I found out I had metastatic breast cancer 19 years after the first time I had breast cancer.

I was initially diagnosed when I was 45. I thought, “How could I have breast cancer at this age?”

They put me on very aggressive chemotherapy and radiation. I was out of work for 10 months. It really knocked me for a loop, but it gave me those 19 years, which is a long time. I was fortunate in that way.lynn_05

You don’t ever forget about the cancer, but I kind of put it in the back of my mind. Later, I thought, “I should have known,” because I was so exhausted all the time, taking 3-hour naps. That was my major complaint the first time with the breast cancer. I guess I was in denial at that point.

In 2013, I saw three different doctors who told me, “If it hasn’t come back by now, it’s not going to come back.” Unfortunately, they were wrong.

I had to insist that they do a bone scan. And, sure enough, I had widespread bone metastases, as well as lesions in my lung.

There were times recently during treatment when I was feeling really bad. I had such poor quality of life. I can’t say I’m totally healthy now, but with my current combination, this is the best I’ve been. I get by every day through my faith, and I just hope and pray that it works for a while.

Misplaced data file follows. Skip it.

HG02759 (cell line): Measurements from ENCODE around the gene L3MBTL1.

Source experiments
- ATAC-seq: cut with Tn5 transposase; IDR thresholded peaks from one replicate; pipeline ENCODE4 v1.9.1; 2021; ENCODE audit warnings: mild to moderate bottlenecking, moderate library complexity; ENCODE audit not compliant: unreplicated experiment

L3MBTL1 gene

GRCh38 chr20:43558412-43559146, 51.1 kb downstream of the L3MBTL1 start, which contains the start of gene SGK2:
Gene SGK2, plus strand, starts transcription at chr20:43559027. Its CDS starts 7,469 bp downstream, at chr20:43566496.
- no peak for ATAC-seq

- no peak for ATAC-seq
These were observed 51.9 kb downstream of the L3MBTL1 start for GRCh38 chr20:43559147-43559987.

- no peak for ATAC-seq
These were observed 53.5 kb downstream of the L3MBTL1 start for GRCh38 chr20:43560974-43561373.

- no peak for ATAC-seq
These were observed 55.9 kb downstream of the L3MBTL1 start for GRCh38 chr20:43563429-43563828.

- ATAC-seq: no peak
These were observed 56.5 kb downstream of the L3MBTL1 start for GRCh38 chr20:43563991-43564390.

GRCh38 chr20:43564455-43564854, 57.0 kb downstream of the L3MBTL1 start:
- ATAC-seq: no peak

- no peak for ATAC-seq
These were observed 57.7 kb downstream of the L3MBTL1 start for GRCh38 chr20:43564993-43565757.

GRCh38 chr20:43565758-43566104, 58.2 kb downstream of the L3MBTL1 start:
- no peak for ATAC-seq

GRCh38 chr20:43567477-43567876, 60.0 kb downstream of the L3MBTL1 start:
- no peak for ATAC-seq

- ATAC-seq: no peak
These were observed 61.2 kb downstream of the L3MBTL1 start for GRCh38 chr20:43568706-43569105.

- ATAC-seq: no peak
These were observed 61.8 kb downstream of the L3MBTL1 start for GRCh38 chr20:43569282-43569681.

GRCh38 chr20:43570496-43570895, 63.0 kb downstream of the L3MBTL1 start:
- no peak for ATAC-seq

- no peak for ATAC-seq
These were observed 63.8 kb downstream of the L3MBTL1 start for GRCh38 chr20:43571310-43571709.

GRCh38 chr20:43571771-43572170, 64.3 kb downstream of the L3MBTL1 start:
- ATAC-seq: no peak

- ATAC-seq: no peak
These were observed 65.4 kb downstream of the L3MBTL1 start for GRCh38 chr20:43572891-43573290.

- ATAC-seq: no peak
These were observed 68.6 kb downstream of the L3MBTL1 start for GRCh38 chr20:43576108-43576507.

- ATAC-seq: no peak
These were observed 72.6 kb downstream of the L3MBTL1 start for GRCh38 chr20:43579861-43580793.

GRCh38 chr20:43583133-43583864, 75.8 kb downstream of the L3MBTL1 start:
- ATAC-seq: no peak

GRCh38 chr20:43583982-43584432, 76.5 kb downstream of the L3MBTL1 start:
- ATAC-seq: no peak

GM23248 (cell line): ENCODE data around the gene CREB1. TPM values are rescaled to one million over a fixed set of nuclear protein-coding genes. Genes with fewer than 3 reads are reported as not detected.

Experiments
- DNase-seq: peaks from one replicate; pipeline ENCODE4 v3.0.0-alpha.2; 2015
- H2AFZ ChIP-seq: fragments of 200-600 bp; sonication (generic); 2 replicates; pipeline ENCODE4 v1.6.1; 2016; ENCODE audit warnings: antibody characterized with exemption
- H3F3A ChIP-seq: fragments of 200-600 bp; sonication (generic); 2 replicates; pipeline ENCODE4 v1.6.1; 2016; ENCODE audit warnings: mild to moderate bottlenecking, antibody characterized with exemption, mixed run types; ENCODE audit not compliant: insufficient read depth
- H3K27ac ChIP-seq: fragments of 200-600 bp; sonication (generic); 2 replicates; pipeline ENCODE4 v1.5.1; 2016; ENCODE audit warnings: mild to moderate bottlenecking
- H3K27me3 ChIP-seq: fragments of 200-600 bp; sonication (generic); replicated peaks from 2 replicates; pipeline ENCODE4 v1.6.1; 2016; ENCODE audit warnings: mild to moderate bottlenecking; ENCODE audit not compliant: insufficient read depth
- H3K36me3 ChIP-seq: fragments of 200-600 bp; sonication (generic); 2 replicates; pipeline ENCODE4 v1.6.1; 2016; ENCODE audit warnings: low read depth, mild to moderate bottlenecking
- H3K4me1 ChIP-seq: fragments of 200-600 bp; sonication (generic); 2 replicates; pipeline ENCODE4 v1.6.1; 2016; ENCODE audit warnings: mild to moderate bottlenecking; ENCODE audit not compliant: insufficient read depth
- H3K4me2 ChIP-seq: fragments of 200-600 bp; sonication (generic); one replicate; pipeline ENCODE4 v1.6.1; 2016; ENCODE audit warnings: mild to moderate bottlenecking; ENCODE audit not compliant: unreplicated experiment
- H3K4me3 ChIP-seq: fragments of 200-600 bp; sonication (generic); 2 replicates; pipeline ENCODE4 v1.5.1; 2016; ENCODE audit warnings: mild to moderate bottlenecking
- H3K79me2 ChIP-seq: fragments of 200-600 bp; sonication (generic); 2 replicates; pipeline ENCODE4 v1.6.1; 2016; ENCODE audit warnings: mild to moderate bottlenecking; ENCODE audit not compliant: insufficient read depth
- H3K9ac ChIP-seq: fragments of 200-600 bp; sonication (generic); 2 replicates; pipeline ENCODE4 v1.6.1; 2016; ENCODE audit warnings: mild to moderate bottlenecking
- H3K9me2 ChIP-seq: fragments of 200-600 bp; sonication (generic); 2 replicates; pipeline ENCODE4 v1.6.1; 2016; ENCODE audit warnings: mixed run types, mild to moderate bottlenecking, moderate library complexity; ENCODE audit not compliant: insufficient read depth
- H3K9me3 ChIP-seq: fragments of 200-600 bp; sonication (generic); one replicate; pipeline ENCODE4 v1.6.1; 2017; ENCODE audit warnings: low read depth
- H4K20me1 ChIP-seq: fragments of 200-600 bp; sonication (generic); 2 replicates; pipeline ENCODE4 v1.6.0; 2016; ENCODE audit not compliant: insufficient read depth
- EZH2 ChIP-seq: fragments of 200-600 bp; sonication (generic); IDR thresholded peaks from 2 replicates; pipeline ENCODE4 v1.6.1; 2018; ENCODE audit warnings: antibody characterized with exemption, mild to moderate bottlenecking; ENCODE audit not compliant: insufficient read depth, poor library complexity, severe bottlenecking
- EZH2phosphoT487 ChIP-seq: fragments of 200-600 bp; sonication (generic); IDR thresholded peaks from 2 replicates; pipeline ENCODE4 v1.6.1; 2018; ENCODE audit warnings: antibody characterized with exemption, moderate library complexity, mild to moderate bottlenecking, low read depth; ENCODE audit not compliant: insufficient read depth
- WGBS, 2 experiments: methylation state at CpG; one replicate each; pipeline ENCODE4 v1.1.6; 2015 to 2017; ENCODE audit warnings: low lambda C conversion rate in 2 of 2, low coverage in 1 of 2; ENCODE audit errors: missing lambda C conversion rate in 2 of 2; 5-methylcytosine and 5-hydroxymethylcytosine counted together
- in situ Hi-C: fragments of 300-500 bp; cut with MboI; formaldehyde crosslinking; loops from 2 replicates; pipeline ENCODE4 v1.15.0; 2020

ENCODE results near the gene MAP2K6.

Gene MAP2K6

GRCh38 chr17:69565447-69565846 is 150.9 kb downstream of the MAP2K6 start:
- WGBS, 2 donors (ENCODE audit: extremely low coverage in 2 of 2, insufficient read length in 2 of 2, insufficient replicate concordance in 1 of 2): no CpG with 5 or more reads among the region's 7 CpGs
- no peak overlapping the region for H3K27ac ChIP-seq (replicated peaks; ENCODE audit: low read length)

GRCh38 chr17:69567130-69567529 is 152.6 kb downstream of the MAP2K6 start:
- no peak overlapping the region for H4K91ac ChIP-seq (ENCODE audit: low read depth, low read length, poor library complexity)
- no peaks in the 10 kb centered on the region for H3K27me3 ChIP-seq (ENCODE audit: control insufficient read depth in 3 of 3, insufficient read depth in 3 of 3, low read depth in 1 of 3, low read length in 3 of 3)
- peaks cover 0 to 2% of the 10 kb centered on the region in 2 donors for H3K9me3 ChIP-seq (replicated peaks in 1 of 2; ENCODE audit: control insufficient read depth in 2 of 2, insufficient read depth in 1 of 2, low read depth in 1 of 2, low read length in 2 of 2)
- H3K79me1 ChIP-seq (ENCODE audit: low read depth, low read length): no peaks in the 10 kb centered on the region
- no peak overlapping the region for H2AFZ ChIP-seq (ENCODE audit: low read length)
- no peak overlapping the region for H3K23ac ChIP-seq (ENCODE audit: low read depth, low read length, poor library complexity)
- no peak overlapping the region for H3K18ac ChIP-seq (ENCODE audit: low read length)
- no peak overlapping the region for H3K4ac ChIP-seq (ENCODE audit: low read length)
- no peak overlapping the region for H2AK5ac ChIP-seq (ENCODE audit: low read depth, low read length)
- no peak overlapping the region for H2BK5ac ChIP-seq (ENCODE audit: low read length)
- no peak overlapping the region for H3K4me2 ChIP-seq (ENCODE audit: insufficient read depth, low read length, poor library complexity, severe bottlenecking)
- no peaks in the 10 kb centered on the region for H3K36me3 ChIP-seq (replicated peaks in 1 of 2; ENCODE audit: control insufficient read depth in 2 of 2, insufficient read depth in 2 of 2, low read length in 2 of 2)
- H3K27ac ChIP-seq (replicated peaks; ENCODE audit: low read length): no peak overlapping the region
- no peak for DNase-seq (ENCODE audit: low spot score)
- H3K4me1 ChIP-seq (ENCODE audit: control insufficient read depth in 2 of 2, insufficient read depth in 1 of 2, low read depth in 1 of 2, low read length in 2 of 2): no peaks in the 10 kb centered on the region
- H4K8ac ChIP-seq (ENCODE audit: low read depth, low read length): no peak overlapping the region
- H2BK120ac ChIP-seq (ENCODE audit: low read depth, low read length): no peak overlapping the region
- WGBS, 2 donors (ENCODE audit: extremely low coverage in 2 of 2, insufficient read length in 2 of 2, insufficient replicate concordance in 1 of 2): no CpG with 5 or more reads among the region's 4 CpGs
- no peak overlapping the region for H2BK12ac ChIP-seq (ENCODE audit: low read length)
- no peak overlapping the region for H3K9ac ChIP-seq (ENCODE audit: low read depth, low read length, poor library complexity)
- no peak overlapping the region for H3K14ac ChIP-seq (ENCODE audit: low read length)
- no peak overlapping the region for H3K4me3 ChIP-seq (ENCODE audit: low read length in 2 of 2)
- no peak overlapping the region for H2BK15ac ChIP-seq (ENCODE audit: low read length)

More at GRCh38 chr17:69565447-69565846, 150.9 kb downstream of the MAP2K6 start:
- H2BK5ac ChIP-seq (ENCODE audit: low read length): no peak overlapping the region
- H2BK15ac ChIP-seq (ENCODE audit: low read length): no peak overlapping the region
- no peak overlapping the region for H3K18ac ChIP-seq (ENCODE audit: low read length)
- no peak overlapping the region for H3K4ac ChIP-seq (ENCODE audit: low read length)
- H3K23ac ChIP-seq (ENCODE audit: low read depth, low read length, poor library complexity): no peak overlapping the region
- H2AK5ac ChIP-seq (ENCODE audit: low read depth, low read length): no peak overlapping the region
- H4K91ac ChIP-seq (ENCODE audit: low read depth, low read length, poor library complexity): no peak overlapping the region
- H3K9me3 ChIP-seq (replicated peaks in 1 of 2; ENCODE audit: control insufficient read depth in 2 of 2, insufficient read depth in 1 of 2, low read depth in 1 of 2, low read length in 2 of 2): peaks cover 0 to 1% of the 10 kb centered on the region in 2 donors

These drugs don’t work forever. I’m already on my sixth protocol.lynn_07

Most people think breast cancer is curable. For some people it is and for some people it’s not. I’ve heard from some researchers that it’s just too hard to address metastatic disease, so they’re not even looking at it.

There’s a lot going on to get us counted, because if we don’t have the right statistics you’re not going to allocate, the right amount of research funding. We believe the actual numbers of people with metastatic breast cancer are much higher than people think.

I just want to feel good because I want to continue doing patient advocacy work. I’m as active as I can be in the metastatic community. It’s so important because a lot of women can’t get out of bed. Those of us that can need to have our voices heard.


Photography by Saul Palomo, Link9 Studio.